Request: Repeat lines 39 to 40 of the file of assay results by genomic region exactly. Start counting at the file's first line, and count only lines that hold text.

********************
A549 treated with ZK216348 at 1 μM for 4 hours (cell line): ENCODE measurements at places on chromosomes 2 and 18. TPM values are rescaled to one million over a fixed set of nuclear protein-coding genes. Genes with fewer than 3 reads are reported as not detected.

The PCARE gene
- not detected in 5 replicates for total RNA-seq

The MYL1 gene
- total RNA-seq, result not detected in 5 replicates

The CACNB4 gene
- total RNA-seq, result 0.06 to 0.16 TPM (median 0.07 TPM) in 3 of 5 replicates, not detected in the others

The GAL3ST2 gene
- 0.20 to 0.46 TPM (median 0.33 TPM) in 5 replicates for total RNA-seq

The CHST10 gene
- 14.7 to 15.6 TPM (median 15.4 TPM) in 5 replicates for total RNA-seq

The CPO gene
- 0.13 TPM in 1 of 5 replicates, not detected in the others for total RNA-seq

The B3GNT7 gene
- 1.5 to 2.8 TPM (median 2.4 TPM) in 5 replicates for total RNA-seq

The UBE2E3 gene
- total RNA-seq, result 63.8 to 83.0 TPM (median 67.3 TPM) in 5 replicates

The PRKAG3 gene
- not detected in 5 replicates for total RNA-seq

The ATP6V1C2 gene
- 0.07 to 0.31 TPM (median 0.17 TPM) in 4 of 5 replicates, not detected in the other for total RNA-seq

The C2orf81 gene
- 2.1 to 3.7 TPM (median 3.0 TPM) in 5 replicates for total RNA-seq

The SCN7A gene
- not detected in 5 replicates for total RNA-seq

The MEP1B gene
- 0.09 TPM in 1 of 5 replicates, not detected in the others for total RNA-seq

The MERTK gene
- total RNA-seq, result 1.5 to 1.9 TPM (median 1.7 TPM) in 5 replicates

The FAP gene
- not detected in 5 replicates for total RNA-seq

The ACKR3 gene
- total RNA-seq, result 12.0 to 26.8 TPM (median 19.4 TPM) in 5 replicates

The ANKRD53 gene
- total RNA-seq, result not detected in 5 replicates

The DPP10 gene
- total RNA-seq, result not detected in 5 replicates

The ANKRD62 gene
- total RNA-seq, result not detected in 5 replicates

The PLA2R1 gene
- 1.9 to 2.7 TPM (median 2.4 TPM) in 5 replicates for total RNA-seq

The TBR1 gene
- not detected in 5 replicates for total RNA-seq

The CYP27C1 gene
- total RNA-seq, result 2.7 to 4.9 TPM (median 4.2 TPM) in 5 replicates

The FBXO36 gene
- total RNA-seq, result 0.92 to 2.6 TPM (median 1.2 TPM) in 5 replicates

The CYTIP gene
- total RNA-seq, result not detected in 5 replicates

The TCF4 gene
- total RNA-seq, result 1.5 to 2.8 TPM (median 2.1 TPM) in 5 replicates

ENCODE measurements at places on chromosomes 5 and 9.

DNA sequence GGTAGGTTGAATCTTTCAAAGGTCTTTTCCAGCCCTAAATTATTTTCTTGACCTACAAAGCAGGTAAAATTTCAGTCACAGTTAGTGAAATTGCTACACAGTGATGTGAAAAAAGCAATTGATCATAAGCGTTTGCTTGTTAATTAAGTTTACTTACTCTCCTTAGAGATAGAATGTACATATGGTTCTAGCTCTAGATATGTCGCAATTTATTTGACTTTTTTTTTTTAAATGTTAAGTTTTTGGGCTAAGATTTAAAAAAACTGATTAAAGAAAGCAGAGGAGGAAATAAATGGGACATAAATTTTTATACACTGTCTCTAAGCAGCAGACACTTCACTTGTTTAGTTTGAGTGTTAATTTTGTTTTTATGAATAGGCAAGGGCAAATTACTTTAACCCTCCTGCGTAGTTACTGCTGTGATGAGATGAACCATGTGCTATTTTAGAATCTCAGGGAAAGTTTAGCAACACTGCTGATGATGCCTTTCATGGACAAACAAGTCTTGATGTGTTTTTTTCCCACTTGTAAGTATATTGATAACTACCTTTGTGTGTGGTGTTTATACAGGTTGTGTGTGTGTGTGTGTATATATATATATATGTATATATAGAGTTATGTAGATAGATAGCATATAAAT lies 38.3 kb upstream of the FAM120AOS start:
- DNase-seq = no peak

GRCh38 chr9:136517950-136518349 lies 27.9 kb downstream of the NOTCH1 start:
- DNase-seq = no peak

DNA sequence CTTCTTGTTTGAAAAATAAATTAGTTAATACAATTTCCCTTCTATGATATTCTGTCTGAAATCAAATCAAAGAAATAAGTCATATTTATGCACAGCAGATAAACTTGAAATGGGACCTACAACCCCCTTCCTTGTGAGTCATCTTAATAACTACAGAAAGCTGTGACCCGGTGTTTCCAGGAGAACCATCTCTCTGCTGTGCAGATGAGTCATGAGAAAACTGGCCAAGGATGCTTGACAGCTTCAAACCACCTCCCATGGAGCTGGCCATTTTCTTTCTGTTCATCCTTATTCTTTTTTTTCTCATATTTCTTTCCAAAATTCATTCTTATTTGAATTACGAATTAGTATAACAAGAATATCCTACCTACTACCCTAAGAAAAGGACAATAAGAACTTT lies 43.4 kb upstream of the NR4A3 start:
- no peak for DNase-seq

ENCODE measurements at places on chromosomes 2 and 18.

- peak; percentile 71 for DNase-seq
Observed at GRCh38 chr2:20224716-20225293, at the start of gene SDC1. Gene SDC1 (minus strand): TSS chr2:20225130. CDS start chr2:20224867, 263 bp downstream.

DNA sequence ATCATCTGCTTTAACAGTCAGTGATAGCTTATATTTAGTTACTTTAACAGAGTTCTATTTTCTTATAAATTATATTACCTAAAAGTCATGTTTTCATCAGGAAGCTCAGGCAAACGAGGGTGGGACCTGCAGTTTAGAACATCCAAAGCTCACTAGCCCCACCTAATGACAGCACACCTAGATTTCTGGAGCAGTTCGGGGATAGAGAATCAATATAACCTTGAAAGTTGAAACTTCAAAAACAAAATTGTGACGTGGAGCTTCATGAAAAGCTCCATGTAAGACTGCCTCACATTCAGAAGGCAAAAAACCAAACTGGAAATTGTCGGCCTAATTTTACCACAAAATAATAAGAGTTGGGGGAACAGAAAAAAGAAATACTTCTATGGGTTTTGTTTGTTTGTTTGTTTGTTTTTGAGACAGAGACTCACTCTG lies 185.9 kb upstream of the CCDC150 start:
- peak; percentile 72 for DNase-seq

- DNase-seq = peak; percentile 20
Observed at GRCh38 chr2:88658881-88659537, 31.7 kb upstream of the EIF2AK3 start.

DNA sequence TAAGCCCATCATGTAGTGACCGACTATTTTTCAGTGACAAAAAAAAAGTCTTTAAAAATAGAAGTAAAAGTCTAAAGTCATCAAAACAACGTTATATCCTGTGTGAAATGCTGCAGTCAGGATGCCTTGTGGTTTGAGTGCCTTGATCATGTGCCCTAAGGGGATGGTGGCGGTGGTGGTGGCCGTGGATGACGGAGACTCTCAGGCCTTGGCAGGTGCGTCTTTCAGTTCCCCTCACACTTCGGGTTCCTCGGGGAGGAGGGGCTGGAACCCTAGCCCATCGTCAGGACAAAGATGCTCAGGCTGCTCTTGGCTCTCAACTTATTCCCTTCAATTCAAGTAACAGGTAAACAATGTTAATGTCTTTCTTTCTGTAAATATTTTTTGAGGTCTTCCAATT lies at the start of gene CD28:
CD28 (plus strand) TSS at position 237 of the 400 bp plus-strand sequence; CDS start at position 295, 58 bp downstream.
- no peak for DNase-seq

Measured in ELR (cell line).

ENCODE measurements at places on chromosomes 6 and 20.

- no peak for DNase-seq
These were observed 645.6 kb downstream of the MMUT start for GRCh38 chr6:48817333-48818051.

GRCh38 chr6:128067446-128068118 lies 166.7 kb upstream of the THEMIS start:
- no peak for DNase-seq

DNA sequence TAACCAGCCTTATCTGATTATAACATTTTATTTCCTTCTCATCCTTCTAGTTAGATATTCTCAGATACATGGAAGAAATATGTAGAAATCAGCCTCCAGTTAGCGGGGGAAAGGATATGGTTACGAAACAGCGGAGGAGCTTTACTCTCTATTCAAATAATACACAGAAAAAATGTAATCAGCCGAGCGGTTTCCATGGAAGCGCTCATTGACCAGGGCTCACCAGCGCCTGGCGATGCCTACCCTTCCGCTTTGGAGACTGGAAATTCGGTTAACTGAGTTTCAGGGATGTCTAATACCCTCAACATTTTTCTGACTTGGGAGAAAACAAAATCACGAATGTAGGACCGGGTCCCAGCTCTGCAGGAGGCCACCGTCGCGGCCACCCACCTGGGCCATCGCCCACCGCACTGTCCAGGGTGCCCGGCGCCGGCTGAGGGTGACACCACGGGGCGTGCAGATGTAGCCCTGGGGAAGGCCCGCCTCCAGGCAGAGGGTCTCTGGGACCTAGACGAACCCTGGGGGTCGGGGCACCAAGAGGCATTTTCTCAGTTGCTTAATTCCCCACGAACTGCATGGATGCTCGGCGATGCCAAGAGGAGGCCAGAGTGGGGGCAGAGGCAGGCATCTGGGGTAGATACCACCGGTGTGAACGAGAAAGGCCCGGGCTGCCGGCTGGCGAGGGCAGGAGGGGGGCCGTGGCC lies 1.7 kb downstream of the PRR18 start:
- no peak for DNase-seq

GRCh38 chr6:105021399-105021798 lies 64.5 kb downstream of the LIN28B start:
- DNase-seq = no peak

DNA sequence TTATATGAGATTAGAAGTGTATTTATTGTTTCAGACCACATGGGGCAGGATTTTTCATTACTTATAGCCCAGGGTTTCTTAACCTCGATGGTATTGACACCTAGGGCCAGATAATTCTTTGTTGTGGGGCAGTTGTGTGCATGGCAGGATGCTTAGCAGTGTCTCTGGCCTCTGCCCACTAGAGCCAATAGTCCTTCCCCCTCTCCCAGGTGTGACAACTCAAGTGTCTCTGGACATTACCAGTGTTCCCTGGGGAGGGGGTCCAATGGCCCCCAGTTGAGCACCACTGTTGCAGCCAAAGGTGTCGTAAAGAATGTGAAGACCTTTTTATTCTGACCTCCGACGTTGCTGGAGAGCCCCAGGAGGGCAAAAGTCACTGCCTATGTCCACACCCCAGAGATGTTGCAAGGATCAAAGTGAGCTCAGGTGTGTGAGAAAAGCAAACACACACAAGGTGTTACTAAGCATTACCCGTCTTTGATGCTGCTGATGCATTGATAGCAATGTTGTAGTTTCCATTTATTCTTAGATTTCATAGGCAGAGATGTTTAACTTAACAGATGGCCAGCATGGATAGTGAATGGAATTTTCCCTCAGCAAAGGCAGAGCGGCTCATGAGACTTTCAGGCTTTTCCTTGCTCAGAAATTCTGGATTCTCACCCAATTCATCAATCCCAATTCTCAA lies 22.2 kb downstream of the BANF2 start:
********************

- total RNA-seq, result not detected in 5 replicates

The PLA2R1 gene